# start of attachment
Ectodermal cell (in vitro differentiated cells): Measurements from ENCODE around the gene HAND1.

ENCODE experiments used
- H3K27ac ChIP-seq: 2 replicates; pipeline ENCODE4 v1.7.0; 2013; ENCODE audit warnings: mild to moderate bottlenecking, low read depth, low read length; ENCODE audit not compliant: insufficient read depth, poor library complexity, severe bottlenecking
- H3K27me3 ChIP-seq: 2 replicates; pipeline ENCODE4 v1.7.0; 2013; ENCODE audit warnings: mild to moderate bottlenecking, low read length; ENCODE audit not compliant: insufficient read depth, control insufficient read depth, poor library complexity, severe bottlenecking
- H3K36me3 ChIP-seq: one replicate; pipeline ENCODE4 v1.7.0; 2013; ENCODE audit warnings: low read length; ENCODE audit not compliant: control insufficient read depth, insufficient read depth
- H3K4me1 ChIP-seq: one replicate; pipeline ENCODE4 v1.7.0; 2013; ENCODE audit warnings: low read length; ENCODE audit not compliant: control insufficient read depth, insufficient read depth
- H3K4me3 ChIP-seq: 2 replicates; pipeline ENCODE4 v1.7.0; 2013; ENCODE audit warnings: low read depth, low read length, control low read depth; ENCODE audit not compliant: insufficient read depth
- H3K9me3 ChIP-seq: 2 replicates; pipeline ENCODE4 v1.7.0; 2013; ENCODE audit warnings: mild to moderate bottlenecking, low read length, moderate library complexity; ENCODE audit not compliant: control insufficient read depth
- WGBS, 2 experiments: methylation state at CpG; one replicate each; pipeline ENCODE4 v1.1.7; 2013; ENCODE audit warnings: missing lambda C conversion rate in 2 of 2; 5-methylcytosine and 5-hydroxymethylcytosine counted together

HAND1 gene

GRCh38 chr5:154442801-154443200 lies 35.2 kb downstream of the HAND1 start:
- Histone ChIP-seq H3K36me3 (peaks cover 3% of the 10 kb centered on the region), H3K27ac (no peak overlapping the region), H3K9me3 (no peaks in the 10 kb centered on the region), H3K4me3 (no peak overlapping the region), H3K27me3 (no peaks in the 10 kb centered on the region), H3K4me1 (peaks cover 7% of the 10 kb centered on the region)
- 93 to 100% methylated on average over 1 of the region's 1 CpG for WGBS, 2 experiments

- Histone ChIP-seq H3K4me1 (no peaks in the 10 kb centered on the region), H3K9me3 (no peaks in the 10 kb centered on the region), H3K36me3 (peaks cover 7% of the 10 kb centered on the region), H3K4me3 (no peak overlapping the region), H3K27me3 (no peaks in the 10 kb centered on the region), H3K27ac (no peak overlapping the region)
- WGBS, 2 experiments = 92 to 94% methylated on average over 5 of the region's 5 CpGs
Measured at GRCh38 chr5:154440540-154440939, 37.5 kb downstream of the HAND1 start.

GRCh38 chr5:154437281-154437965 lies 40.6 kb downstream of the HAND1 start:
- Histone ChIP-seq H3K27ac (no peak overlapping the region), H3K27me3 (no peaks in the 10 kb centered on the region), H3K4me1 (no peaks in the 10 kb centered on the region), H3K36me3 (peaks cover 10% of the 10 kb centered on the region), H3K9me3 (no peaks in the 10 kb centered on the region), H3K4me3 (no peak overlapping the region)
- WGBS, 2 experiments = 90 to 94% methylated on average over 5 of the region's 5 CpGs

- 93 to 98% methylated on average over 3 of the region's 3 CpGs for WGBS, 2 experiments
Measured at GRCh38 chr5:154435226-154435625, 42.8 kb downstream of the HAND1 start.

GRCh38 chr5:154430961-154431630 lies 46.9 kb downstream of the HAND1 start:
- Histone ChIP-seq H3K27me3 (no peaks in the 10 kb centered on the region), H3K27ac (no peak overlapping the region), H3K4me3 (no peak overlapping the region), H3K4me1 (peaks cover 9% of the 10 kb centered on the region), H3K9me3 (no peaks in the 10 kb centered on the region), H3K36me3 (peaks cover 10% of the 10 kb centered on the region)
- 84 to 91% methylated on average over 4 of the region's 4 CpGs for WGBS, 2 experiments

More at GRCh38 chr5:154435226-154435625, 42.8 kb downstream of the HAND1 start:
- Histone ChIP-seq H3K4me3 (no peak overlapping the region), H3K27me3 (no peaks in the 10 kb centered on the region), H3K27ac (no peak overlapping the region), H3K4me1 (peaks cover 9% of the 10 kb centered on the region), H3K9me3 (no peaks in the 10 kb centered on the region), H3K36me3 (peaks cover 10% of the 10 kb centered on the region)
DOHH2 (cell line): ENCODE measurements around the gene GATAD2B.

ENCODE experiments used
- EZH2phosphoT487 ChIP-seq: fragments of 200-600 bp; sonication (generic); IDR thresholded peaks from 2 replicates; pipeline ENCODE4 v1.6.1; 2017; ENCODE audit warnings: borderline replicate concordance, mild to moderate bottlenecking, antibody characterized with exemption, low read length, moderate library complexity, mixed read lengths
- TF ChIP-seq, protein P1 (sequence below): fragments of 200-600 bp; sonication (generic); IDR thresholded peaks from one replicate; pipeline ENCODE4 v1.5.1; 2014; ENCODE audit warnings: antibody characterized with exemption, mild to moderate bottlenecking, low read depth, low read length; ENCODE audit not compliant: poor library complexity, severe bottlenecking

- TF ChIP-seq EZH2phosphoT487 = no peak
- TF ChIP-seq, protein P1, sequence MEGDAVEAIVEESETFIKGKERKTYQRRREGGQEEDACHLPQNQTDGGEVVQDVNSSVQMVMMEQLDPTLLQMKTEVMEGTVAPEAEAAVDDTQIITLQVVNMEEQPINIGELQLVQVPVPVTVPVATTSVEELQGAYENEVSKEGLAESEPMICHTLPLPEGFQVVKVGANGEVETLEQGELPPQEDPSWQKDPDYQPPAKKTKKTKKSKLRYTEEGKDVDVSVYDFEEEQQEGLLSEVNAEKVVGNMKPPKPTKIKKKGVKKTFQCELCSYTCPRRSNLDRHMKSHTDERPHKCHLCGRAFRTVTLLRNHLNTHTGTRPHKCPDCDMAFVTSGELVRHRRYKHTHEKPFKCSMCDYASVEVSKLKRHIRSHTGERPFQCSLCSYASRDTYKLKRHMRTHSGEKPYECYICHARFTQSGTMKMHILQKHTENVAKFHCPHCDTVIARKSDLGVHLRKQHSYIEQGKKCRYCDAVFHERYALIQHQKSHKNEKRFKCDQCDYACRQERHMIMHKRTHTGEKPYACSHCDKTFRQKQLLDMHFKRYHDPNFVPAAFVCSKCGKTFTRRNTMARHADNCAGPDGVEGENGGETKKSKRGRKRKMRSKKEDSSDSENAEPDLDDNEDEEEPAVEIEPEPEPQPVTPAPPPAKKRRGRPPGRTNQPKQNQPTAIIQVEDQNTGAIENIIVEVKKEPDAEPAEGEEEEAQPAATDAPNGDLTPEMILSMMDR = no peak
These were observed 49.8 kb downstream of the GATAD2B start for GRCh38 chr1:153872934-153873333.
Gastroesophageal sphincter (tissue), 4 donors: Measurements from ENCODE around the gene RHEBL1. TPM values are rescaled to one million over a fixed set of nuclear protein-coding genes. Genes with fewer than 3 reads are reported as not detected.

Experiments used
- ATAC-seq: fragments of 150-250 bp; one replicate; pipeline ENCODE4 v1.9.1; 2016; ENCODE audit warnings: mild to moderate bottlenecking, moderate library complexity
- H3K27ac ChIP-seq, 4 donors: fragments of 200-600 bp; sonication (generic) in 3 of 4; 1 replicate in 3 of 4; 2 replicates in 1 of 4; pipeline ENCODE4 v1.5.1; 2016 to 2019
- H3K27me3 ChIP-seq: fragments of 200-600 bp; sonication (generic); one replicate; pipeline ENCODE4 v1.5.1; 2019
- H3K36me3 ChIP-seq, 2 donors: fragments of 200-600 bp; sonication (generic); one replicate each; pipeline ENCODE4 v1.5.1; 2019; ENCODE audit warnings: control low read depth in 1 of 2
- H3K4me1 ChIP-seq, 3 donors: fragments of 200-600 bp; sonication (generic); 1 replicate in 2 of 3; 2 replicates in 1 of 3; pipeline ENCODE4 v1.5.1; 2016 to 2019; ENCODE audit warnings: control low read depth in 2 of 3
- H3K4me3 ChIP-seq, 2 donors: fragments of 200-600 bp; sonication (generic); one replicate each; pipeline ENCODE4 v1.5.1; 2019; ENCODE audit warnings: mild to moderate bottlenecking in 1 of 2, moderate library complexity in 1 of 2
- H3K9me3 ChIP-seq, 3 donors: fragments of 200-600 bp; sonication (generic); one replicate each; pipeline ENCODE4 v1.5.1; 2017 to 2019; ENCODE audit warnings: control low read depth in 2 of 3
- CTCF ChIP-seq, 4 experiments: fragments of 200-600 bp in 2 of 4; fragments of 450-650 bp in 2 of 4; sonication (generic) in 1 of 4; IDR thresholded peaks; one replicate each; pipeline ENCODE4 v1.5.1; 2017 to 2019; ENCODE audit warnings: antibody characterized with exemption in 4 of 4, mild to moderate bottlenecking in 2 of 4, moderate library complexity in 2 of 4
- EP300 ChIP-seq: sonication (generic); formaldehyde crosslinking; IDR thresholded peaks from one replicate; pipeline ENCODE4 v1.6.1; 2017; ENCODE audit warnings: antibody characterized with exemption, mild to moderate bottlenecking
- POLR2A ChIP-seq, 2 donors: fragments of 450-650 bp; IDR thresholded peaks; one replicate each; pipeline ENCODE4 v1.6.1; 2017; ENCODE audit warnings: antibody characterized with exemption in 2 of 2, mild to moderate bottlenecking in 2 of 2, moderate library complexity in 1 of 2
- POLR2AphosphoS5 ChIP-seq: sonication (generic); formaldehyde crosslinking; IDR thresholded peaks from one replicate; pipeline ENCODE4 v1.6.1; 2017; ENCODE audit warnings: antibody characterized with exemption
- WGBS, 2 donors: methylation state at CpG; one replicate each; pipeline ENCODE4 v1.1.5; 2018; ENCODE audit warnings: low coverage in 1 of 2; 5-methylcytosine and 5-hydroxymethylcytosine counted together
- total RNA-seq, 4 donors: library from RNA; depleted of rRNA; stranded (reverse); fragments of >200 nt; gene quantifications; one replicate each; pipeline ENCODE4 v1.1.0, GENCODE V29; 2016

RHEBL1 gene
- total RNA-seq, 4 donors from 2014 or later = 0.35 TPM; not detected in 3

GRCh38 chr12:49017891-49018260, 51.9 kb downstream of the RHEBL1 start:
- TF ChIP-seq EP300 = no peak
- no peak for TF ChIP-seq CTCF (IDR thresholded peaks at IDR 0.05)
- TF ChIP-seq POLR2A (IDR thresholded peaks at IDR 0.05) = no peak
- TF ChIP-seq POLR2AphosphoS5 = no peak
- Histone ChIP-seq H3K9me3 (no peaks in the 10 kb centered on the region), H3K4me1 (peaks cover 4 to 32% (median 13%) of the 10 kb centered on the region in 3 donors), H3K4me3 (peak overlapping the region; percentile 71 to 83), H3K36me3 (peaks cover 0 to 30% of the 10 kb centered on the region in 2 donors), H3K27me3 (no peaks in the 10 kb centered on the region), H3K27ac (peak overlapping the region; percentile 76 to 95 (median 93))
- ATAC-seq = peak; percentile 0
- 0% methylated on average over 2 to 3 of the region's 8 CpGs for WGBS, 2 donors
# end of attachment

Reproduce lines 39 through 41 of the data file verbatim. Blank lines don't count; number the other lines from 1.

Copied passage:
- H3K36me3 ChIP-seq, 2 donors: fragments of 200-600 bp; sonication (generic); one replicate each; pipeline ENCODE4 v1.5.1; 2019; ENCODE audit warnings: control low read depth in 1 of 2
- H3K4me1 ChIP-seq, 3 donors: fragments of 200-600 bp; sonication (generic); 1 replicate in 2 of 3; 2 replicates in 1 of 3; pipeline ENCODE4 v1.5.1; 2016 to 2019; ENCODE audit warnings: control low read depth in 2 of 3
- H3K4me3 ChIP-seq, 2 donors: fragments of 200-600 bp; sonication (generic); one replicate each; pipeline ENCODE4 v1.5.1; 2019; ENCODE audit warnings: mild to moderate bottlenecking in 1 of 2, moderate library complexity in 1 of 2